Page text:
The Weekend Australian - Review - - Tv - EVAN WIL­LIAMS

THE in­ter­est­ing one this week isn’t very good, but check out On Deadly Ground ( Tues­day, mid­night, Nine). In some ways it an­tic­i­pated Al Gore’s An In­con­ve­nient Truth, end­ing with a five- minute lec­ture from the di­rec­tor Steven Sea­gal ( cut from 15 min­utes in the orig­i­nal) about the dan­gers of eco­log­i­cal dam­age. Sea­gal, a com­mit­ted en­vi­ron­men­tal­ist, blamed big busi­ness for a threat to hu­man­ity from in­dus­trial pol­lu­tion. ( Those were the days be­fore cli­mate change be­came the en­vi­ron­men­tal­ist’s prime con­cern.)

Sea­gal’s vil­lain was Michael Caine. Hol­ly­wood had al­ways loved cast­ing smoothtalk­ing English ac­tors in ne­far­i­ous roles ( James Ma­son, Alan Rick­man, et al), and Caine plays a ruth­less ty­coon des­per­ate to plun­der the oil re­serves on Inuit land in the Arc­tic. A con­spir­acy drama with promis­ing moral im­pli­ca­tions be­comes a fairly con­ven­tional ac­tion thriller. And for Caine the film was a dis­as­ter. Ac­cord­ing to his bi­og­ra­pher Christo­pher Bray, Caine vowed never to work with Sea­gal again and in­sisted that he was never cut out to play bad guys any­way. In Blown Away ( Satur­day, 11.10pm, Seven), Jeff Bridges stars as a bomb dis­posal ex­pert in Bos­ton, which is be­ing ter­rorised by a mad bomber in the di­a­bol­i­cal per­son of Tommy Lee Jones, a loony from the IRA. Th­ese days the plot would have more top­i­cal im­pli­ca­tions, but do­mes­tic ter­ror­ist thrillers are one genre the stu­dios now pre­fer to avoid. Bridges must have liked them be­cause he went on to play the hero in Ar­ling­ton Road, a not dis­sim­i­lar story about a ter­ror­ist bomber, and a bet­ter film than this one.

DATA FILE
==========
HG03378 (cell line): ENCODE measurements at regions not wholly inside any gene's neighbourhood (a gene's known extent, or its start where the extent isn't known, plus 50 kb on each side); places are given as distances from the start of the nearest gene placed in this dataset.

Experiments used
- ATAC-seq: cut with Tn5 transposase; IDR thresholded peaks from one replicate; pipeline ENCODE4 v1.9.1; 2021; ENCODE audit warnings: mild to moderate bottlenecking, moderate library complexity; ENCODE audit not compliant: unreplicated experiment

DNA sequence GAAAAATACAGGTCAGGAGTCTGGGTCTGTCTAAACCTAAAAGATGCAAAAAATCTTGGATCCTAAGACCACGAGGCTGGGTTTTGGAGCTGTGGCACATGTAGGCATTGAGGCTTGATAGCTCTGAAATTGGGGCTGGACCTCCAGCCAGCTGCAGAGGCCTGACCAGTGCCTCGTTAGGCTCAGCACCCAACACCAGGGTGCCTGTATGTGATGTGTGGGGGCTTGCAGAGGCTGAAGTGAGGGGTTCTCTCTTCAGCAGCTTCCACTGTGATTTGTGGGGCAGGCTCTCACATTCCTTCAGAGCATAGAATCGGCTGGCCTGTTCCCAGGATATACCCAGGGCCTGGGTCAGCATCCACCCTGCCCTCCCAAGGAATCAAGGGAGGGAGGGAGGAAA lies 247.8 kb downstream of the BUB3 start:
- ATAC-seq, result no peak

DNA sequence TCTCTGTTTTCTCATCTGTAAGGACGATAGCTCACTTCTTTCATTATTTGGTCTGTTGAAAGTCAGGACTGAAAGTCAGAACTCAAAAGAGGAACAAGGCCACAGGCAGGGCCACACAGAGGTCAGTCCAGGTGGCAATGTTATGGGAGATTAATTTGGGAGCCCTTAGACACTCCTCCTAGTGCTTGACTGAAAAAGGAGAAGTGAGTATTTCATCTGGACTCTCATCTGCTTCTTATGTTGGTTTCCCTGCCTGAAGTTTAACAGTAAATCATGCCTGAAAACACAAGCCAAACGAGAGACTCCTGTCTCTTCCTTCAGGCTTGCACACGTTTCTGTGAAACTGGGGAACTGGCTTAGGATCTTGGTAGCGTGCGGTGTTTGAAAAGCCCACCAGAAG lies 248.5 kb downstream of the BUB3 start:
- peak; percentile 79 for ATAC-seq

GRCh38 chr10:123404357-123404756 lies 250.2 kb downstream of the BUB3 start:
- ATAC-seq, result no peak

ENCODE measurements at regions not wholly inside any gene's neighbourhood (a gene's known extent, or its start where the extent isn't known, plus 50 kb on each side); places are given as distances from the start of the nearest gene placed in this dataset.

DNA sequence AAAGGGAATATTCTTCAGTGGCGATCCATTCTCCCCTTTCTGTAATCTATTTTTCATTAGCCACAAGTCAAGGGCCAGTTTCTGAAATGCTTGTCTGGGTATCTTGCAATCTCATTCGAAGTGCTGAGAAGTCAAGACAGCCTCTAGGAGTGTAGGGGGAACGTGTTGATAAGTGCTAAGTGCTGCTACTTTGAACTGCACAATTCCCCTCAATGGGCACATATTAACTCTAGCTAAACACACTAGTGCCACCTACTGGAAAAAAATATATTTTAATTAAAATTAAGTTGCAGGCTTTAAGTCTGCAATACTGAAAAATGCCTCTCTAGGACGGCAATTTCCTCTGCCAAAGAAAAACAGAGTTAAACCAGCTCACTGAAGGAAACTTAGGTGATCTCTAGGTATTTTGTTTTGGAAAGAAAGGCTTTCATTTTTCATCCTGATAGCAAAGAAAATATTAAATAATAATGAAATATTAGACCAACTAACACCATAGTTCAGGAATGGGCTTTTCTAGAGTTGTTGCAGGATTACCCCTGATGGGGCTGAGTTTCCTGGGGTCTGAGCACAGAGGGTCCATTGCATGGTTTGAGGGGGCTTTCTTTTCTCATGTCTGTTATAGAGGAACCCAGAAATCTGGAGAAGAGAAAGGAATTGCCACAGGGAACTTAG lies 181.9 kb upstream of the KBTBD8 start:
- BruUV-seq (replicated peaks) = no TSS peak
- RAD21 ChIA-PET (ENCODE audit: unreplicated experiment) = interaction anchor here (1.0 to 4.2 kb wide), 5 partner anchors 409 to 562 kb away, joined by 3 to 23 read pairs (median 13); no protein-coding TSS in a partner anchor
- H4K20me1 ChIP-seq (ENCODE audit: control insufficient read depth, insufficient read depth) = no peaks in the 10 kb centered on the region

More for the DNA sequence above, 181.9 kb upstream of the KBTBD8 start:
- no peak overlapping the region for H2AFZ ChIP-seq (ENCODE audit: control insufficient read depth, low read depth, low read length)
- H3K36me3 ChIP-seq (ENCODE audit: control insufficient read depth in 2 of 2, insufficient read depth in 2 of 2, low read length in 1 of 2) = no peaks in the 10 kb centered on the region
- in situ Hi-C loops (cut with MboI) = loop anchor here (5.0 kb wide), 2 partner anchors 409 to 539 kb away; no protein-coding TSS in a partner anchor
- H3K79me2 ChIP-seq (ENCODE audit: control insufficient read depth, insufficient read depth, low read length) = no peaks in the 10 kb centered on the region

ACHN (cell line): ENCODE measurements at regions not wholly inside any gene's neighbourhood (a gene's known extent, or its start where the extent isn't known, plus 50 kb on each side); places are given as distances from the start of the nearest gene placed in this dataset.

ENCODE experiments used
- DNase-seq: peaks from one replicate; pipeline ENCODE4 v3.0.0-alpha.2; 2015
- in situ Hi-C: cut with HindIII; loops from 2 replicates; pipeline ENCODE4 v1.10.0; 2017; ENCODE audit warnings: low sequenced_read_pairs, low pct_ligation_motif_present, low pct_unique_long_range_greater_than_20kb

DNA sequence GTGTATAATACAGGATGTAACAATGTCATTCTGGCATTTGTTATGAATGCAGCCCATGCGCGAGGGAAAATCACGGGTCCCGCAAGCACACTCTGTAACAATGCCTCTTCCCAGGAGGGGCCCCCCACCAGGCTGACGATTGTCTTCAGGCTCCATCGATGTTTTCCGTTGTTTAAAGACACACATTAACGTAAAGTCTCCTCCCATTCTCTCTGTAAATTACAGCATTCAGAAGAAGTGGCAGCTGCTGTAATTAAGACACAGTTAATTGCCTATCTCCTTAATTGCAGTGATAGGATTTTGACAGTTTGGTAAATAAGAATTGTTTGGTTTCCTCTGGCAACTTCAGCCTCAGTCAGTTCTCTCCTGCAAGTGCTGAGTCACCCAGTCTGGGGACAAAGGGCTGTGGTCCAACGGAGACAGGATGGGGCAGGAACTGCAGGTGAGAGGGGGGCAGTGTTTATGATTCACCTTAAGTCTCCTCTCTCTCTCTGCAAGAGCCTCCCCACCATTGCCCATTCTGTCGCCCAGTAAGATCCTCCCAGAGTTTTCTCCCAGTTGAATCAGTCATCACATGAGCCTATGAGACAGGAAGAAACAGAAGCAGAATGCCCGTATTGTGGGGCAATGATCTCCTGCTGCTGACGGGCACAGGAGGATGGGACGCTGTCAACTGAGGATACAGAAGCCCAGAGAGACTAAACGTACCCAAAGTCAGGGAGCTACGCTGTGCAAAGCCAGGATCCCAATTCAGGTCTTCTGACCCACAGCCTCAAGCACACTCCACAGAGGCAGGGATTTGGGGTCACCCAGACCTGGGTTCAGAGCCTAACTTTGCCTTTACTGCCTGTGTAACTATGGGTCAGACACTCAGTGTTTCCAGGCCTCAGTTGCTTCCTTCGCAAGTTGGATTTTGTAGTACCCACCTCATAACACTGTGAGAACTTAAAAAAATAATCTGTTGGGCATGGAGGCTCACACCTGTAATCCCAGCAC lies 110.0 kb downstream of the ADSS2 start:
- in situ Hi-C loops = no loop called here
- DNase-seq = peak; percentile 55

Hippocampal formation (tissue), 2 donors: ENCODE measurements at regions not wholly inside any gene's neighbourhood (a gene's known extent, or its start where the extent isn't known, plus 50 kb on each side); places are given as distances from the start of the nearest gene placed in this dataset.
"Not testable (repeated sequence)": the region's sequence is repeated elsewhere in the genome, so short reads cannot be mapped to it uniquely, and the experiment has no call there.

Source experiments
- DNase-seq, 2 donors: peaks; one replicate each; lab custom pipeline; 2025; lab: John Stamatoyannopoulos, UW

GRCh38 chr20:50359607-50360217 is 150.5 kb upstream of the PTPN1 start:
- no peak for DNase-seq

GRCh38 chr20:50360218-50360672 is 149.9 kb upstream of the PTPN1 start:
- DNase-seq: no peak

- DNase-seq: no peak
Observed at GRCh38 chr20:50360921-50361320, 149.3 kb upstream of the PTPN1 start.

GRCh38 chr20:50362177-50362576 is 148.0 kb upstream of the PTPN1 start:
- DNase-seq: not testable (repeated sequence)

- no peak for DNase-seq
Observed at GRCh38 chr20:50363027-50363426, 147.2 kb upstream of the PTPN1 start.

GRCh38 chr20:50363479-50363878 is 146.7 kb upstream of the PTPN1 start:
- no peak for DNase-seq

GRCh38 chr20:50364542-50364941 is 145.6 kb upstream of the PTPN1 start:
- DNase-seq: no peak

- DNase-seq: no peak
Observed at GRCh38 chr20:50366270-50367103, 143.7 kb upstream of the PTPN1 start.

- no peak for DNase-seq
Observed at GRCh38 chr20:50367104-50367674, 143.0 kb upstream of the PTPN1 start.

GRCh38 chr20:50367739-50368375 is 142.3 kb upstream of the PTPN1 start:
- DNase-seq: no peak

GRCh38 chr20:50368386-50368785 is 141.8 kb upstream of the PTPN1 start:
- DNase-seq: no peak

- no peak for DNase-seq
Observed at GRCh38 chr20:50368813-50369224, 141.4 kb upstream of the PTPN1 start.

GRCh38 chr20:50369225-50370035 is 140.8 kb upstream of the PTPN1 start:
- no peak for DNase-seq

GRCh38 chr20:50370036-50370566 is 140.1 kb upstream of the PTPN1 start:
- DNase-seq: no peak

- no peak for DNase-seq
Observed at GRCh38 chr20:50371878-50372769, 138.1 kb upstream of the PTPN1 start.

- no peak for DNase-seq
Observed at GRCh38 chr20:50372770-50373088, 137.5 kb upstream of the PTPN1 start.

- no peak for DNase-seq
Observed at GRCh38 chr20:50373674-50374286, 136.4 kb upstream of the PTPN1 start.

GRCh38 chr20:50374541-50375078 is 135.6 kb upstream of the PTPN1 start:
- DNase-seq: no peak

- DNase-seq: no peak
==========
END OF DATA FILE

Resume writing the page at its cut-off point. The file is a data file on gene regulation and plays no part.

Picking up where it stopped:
Two this week for Steve Martin fans. Fa­ther of the Bride Part 2 ( Fri­day, 8.30pm, Seven) takes up the story of Martin’s anx­ious, over­pro­tec­tive dad af­ter the wed­ding of his daugh­ter. If the source of the first film was the old Spencer Tracy com­edy, the in­spi­ra­tion this time was the Tracy se­quel, Fa­ther’s Lit­tle Div­i­dend ( 1951). The whole thing is like a feel­good com­mer­cial for happy Amer­i­can fam­i­lies, cul­mi­nat­ing in mul­ti­ple births af­ter Martin’s wife ( Diane Keaton) gets preg­nant at the same time as their daugh­ter ( Kim­berly Wil­liams). Kids and grand­kids ev­ery­where. In Hous­eSit­ter ( Sun­day, 1pm, Ten), Martin plays a rather stuffy ar­chi­tect whose one- night stand with wacky wait­ress Goldie Hawn leads to her mov­ing into his house and tak­ing over his life. Hawn emerges as the film’s real star,

a fun­nier char­ac­ter than Martin in Mark Stein’s screen­play. Af­ter her smash­ing suc­cess with The Pi­ano in Cannes, Jane Cam­pion di­rected an un­even film of Henry James’s The Por­trait of a Lady and fol­lowed with this ex­cel­lent jeu d’esprit, Holy Smoke ( Mon­day, mid­day, Nine).

It’s the story of the beau­ti­ful and slightly ec­cen­tric Ruth ( Kate Winslet), a girl from sub­ur­ban Syd­ney whose life is changed when she meets a guru while back­pack­ing in In­dia. Her fam­ily hire a spir­i­tual coun­sel­lor ( Har­vey Kei­tel) to dis­suade her from be­com­ing an­other of the guru’s sev­eral wives.

The film is am­bi­tious, un­com­pro­mis­ing, crammed with big ideas, boldly ex­e­cuted and beau­ti­fully acted.

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